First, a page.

The author's severe bouts with paranoia and alcoholism originated from his bipolar depression as documented in The Haunted Palace: The Life of Edgar Allan Poe by Frances Winwar.

Tennessee Williams
The playwright gave a personal account of his struggle with clinical depression in his own Memoirs. His experience is also documented in Five O'Clock Angel by Marie St. Just, in Kindness of Strangers by Donald Spoto, in Tennessee: Cry of the Heart by Dotson Rader and in "Remembering Tennessee Williams," New York Times, 5/30/90, p.B3.

Vincent Van Gogh
The celebrated artist's bipolar depression is discussed in Key to Genius by Hershman and Lieb, Dear Theo: Autobiography of Van Gogh by Irving Stone and an article in Your Health magazine, 3/28/89, pp.12-13.

Isaac Newton
The scientist's mental illness is discussed in Creative Malady by George Pickering, in Dynamics of Creation by Anthony Storr and in Key to Genius by Hershman and Lieb.

Ernest Hemingway
The novelist's publicized suicidal depression is examined in The True Gen by Denis Brian.

Sylvia Plath
The poet and novelist ended her lifelong struggle with clinical depression by taking her own life, as reported in A Memory of Sylvia Plath by Nancy Hunter Steiner.

The mental illness of one of the world's greatest artists is discussed in Dynamics of Creation by Anthony Storr.

Winston Churchill
"Had he been a stable and equable man, he could never have inspired the nation. In 1940, when all the odds were against Britain, a leader of sober judgment might well have concluded that we were finished," wrote Anthony Storr in Churchill. Storr also discussed Churchill's bipolar depression in Dynamics of Creation.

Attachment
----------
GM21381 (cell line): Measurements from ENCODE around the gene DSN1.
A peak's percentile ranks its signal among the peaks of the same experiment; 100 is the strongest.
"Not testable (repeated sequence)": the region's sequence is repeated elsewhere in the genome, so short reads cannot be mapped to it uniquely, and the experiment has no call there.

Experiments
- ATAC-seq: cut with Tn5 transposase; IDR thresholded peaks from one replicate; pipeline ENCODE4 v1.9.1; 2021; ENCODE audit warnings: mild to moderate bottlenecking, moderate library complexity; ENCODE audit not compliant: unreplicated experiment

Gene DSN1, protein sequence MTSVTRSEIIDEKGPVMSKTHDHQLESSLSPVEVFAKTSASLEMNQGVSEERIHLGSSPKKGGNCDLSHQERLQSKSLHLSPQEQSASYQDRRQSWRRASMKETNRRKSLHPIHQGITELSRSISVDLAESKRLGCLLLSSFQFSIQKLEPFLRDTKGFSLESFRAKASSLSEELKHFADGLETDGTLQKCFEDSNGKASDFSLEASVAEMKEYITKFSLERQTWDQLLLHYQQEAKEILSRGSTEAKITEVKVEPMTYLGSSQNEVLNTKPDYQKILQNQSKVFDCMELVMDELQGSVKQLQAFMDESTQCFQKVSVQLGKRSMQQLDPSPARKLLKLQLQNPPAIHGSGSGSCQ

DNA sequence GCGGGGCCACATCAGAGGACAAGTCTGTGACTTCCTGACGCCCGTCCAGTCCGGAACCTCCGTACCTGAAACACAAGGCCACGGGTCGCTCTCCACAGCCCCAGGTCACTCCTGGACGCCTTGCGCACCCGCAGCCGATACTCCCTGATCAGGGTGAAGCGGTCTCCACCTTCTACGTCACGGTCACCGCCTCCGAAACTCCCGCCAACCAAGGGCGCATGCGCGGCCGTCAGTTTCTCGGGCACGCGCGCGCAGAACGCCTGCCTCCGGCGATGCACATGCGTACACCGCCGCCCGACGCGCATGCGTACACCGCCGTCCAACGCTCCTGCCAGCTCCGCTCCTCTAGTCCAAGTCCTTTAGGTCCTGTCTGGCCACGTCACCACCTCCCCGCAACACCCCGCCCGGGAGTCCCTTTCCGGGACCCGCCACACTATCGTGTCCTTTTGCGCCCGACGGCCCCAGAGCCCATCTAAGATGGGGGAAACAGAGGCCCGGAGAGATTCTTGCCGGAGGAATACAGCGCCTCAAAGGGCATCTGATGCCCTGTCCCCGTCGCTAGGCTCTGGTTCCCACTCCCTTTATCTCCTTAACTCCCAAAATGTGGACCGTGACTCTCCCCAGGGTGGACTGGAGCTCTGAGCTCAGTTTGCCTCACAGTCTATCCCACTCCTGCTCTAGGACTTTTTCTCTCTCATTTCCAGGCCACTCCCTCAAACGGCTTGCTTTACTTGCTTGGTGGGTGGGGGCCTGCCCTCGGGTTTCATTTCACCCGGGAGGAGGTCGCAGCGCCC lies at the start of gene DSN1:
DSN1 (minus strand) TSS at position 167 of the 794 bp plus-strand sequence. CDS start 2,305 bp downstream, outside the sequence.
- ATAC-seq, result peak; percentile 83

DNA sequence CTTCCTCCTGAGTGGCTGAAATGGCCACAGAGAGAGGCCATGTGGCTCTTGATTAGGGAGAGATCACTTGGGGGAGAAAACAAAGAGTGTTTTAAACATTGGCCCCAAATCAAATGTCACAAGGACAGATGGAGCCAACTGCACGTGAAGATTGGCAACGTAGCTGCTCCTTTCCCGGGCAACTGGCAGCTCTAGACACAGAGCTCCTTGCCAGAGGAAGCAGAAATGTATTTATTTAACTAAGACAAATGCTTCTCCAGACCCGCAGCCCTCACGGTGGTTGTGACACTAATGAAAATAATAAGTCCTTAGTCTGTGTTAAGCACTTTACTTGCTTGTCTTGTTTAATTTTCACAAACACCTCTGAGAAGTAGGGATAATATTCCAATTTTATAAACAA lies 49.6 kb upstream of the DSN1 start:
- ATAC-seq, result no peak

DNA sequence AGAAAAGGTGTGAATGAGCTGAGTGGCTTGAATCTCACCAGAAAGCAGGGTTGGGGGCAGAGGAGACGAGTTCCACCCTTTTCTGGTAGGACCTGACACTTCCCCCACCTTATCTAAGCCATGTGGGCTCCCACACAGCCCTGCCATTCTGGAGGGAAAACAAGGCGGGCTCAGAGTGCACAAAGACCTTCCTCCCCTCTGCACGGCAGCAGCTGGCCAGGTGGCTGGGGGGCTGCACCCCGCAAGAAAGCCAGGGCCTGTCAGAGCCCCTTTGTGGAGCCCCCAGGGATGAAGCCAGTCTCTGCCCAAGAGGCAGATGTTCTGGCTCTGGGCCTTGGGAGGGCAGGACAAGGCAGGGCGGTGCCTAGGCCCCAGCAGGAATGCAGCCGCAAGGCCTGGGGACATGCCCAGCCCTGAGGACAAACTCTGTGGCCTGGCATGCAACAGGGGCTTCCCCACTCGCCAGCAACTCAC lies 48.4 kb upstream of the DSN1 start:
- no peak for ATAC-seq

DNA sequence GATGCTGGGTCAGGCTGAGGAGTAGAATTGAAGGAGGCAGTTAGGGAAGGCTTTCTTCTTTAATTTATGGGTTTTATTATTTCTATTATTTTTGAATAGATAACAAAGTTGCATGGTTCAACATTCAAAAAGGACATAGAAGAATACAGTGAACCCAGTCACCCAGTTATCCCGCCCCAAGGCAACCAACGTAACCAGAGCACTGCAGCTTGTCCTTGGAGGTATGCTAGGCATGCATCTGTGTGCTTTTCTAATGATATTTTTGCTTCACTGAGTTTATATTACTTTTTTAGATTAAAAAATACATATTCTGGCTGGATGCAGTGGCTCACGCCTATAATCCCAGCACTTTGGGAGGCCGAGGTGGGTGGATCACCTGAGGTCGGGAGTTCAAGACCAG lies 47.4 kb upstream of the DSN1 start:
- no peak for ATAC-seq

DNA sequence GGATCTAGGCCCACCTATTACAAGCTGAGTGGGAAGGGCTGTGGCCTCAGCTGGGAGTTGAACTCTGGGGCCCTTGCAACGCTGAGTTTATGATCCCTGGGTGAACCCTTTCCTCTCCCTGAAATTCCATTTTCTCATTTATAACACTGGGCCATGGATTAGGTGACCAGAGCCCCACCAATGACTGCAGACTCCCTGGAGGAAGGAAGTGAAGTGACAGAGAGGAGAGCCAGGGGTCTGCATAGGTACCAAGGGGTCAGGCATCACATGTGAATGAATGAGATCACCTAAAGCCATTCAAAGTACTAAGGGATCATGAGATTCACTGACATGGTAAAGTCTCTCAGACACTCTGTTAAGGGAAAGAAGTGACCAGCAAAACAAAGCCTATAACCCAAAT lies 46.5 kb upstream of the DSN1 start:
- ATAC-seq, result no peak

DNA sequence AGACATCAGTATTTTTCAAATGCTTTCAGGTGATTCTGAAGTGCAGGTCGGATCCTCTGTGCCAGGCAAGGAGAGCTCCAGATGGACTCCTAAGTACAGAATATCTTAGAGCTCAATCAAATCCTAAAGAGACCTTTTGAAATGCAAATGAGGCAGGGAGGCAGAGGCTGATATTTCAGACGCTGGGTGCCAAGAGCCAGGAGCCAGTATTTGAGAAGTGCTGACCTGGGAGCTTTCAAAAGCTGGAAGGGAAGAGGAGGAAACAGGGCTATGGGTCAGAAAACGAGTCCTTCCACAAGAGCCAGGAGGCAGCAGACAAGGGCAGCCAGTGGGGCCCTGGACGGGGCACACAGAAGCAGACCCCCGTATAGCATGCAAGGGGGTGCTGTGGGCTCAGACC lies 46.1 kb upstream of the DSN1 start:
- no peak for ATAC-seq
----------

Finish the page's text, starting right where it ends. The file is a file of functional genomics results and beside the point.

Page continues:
Vivien Leigh
The "Gone with the Wind" star suffered from mental illness, as documented in Vivien Leigh by Anne Edwards.

Emperor Joshua Norton
Self-appointed "Norton I, Emperor of the United States and Protector of Mexico," Joshua Norton won "a permanent place in the annals of San Francisco, as the wisest and shrewdest of madmen." His life is chronicled in Emperor Norton of San Francisco by William Kramer, Emperor Norton I by William Drury, Pioneer Jews by Drachman and Guide to San Francisco, pp.40-45.

Jimmy Piersall
The baseball player for the Boston Red Sox who suffered from bipolar depression detailed his experience in The Truth Hurts.

Patty Duke
The Academy Award-winning actress told of her bipolar depression in her autobiography and made-for-TV-movie, Call Me Anna and its sequel, A Brilliant Madness, co-authored by Gloria Hochman. Her story appears in U.S. News & World Report, 3/5/90, p.51 and in Your Health magazine, 3/28/89, pp.12-13.

Charles Dickens
One of the greatest authors in English language suffered from clinical depression, as documented in Key to Genius by Hershman and Lieb and in Charles Dickens, Vols. I and II, by Edgar Johnson.